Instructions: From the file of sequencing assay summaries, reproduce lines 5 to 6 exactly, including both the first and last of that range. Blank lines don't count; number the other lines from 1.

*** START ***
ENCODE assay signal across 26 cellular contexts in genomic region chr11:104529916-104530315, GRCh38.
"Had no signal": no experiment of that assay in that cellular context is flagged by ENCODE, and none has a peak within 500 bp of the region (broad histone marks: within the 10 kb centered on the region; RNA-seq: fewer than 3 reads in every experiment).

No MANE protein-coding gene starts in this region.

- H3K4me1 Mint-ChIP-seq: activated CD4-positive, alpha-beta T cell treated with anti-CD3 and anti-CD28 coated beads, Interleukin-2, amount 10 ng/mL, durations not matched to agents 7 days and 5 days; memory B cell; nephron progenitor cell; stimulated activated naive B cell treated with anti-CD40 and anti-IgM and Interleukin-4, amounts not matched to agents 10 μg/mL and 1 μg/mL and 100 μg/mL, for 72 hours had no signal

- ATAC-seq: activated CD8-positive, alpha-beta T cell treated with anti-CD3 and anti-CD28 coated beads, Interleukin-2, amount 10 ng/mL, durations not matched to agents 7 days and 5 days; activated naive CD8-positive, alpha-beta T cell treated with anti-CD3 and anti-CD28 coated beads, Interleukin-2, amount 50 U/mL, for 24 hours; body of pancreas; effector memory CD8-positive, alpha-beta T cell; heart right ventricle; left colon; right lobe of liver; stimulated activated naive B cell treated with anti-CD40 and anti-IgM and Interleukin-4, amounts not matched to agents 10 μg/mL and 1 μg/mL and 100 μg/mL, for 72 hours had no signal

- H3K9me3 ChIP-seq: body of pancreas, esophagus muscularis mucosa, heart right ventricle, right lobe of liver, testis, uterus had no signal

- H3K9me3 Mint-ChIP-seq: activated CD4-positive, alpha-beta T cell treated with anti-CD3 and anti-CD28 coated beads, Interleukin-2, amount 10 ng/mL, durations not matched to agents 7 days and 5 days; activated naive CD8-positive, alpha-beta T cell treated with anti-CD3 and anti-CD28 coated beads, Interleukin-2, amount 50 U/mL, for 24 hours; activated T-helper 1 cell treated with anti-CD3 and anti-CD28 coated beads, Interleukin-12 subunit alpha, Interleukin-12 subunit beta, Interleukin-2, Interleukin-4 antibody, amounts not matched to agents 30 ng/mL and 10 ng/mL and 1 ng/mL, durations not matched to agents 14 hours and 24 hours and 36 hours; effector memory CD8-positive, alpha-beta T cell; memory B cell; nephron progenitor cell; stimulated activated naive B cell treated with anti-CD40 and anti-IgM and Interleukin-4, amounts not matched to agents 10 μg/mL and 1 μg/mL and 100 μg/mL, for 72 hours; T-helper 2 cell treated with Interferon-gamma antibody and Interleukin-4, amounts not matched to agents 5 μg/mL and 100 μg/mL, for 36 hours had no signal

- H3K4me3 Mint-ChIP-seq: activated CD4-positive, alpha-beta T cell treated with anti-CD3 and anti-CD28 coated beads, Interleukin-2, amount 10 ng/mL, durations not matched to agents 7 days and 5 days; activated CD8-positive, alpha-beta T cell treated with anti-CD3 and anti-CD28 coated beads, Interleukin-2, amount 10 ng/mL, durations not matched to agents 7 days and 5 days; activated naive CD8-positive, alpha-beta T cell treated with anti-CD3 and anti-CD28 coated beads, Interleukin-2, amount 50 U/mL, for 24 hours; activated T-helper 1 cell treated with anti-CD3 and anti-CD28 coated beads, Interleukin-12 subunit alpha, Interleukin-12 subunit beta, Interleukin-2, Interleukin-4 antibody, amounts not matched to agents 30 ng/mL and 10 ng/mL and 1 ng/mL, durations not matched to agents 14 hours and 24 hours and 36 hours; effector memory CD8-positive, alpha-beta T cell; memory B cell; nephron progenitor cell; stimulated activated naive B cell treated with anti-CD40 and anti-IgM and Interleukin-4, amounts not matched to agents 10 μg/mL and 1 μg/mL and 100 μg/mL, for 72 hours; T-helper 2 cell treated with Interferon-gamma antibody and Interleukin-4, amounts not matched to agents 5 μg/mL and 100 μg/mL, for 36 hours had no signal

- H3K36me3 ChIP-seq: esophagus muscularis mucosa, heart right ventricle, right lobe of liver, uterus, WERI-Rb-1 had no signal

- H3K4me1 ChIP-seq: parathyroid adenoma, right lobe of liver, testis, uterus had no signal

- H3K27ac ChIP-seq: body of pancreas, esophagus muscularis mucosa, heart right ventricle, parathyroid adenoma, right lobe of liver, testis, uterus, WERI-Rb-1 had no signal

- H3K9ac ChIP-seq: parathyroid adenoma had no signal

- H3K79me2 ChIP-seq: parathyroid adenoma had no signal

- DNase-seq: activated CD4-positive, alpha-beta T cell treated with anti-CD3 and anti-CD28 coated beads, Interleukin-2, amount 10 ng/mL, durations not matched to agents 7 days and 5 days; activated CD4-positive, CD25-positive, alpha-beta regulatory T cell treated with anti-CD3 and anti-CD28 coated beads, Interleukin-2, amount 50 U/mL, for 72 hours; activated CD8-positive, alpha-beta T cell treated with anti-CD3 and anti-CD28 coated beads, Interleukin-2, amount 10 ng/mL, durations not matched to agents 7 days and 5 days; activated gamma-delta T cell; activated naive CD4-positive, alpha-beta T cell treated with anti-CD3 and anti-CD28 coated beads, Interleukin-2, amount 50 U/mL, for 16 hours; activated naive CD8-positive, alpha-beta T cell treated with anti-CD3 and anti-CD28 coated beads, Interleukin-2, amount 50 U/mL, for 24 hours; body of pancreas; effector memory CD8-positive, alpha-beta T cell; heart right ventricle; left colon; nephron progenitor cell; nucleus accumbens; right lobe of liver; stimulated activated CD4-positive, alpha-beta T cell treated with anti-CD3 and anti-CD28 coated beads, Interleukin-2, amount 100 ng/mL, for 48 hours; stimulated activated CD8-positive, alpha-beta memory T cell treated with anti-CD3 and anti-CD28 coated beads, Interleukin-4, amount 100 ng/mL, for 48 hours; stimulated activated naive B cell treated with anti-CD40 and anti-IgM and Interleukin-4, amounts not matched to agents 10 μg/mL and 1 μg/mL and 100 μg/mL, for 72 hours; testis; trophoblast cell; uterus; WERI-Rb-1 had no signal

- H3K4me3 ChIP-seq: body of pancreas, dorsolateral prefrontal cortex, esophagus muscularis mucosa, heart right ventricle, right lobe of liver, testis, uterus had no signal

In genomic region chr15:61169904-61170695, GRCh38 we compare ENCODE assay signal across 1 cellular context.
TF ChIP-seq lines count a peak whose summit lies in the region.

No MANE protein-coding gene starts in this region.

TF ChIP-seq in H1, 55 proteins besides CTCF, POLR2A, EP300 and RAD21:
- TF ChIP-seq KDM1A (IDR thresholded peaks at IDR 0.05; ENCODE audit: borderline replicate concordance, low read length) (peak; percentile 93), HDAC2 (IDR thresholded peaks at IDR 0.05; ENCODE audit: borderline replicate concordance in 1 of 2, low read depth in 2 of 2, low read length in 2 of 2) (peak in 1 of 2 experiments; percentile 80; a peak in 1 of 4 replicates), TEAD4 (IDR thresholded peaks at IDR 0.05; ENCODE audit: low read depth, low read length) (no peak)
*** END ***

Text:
- ATAC-seq: activated CD8-positive, alpha-beta T cell treated with anti-CD3 and anti-CD28 coated beads, Interleukin-2, amount 10 ng/mL, durations not matched to agents 7 days and 5 days; activated naive CD8-positive, alpha-beta T cell treated with anti-CD3 and anti-CD28 coated beads, Interleukin-2, amount 50 U/mL, for 24 hours; body of pancreas; effector memory CD8-positive, alpha-beta T cell; heart right ventricle; left colon; right lobe of liver; stimulated activated naive B cell treated with anti-CD40 and anti-IgM and Interleukin-4, amounts not matched to agents 10 μg/mL and 1 μg/mL and 100 μg/mL, for 72 hours had no signal

- H3K9me3 ChIP-seq: body of pancreas, esophagus muscularis mucosa, heart right ventricle, right lobe of liver, testis, uterus had no signal